- The Washington Times - Wednesday, September 23, 2009

Nine games into his big league career, it’s fairly evident that Ian Desmond fits into the Washington Nationals’ plan for the future. But it’s becoming less clear exactly where he fits.

Less than two weeks after saying Desmond’s future is at shortstop - where he has played in the minors the past five years - interim manager Jim Riggleman was more circumspect when answering the question Tuesday. He said Desmond could play a variety of positions because of his bat and might actually fit best in the outfield.

Desmond started Tuesday’s game at second base and has made five of nine starts there. Only three starts have been at shortstop, and he made an appearance in right field during Saturday’s loss to the New York Mets, when his misplay of a David Wright fly ball proved costly.

“That’s going to be an interesting call,” Riggleman said. “Ian’s versatility is really going to give the club a lot of options, that he can play several places on the field and contribute in a lot of ways. He’s a ballplayer. He’s not necessarily a second baseman or a shortstop. He’s going to be whatever we need him to be.”

The discussion comes when the Nationals’ middle infield situation for next season is as unclear as ever. The team has talked to shortstop Cristian Guzman, who will be in the final year of a two-year, $16 million deal, about moving to second base in 2010, but it’s unclear how the 31-year-old would respond to such a move.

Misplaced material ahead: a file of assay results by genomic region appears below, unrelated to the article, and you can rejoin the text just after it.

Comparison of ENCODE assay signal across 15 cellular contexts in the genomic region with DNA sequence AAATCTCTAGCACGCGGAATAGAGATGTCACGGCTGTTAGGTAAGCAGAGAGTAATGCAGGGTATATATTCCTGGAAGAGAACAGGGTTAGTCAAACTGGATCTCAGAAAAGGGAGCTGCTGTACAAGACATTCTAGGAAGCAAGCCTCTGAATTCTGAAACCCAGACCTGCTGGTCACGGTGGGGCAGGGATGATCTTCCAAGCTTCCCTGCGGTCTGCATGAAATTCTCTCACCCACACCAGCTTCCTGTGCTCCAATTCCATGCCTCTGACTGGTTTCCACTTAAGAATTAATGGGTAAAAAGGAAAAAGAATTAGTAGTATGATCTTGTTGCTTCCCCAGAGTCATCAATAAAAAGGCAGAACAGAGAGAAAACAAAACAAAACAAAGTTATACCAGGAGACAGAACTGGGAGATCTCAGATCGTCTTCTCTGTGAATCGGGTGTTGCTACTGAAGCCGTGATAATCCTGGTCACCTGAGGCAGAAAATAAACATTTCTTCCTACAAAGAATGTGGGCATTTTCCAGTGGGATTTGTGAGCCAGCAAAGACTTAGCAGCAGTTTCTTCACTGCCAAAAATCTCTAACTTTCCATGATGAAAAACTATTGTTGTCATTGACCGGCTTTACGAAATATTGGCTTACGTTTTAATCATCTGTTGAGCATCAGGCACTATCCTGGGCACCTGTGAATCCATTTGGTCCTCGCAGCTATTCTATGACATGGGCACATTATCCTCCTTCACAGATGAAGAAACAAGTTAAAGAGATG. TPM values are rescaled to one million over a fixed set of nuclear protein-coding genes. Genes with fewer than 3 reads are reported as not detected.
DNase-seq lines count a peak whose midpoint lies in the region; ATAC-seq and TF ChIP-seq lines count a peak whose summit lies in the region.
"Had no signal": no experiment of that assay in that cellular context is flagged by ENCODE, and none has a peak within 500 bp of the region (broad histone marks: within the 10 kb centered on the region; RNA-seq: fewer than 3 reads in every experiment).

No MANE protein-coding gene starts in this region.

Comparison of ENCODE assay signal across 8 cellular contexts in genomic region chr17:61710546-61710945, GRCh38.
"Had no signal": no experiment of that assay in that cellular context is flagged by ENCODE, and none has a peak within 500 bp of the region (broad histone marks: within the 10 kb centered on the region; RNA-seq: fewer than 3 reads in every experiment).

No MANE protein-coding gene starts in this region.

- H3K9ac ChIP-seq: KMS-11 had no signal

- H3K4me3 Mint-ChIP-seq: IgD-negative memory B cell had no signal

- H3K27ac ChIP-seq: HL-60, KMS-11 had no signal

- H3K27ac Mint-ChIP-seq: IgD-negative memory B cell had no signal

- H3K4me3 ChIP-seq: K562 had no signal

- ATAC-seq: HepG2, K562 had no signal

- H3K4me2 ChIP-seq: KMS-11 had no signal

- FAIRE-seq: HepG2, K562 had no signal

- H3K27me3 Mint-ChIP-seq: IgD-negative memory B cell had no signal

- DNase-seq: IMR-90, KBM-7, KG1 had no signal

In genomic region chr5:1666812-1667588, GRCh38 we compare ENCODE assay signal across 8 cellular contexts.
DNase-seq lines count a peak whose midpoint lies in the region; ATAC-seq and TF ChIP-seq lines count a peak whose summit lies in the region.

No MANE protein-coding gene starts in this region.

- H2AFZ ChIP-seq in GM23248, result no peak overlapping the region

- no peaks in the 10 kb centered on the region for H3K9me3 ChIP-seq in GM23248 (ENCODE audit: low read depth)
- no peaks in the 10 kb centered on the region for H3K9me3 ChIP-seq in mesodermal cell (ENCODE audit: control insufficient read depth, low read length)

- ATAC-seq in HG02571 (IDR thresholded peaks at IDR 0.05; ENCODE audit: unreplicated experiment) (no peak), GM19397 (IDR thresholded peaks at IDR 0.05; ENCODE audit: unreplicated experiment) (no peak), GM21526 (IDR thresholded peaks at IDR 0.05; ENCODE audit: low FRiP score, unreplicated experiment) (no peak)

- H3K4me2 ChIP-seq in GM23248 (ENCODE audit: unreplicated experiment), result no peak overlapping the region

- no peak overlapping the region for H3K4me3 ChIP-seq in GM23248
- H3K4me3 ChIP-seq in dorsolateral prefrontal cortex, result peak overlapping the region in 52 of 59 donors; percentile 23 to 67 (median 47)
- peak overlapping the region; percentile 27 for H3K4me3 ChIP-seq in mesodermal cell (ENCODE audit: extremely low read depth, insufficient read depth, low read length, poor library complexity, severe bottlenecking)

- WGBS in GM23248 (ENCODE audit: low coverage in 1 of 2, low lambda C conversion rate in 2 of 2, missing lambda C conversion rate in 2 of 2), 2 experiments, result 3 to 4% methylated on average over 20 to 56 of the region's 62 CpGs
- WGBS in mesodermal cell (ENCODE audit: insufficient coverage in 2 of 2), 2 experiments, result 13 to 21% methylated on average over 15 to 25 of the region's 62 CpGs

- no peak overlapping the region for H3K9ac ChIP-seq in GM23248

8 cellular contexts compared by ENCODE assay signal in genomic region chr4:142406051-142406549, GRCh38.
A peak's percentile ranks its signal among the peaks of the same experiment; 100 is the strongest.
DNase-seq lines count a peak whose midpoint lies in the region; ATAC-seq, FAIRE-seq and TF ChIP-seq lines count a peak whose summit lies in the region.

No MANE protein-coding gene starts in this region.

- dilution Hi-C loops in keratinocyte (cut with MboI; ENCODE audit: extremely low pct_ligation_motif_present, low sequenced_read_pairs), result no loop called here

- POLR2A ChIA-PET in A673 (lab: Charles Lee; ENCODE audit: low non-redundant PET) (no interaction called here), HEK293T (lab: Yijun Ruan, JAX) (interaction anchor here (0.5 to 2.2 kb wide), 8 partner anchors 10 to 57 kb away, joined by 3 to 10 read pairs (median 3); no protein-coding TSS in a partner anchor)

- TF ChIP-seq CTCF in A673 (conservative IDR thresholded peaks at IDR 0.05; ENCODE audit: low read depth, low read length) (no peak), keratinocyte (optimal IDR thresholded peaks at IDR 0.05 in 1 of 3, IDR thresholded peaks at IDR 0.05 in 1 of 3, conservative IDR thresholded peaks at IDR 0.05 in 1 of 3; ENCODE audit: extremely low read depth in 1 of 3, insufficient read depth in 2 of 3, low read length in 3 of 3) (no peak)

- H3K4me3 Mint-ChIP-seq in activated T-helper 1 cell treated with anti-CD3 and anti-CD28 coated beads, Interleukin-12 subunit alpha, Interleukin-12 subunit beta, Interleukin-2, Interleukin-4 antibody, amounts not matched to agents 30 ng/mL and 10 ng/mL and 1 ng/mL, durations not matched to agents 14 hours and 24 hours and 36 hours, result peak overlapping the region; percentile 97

There’s also a possibility the Nationals will acquire a second baseman during the offseason; the position is believed to be a point of emphasis for the team this winter. And then there’s the question of what the Nationals’ next full-time manager - Riggleman or someone else - will want to do.

Desmond will play for the Licey Tigers in the Dominican Winter League, then will come to spring training presumably with a shot to win a starting job. Time will tell where that job is.

Belliard returns

While the Nationals are sorting out their middle infield questions for the future, former Washington second baseman Ronnie Belliard is creating some intrigue of his own in Los Angeles. Belliard, who was traded to the Dodgers on Aug. 30, has a .322 average and 15 RBI in 19 games for the Dodgers; he’s playing so well that manager Joe Torre has sat Orlando Hudson in Belliard’s favor.

“[Hudson] understood it. He couldn’t ignore how well Ronnie is swinging the bat,” Torre said. “I just told him, ‘At this time of year, we need to get something done, and we’re just going to go out there and try to ride a hot hand.’ ”

Belliard chafed at a lack of playing time early this season but rebounded once Riggleman started playing him more and netted the Nationals a pair of pitchers - Luis Garcia and Victor Garate - in the trade.

“I think when you play for a team that is in a pennant race, you have to go out there and do your best,” Belliard said. “Even when you play with a team that’s not in the race, you just go out there and play hard. But right now, I just came here. I’m here for 23, 24 days. They give everything on the field, so I’m doing the same thing.”

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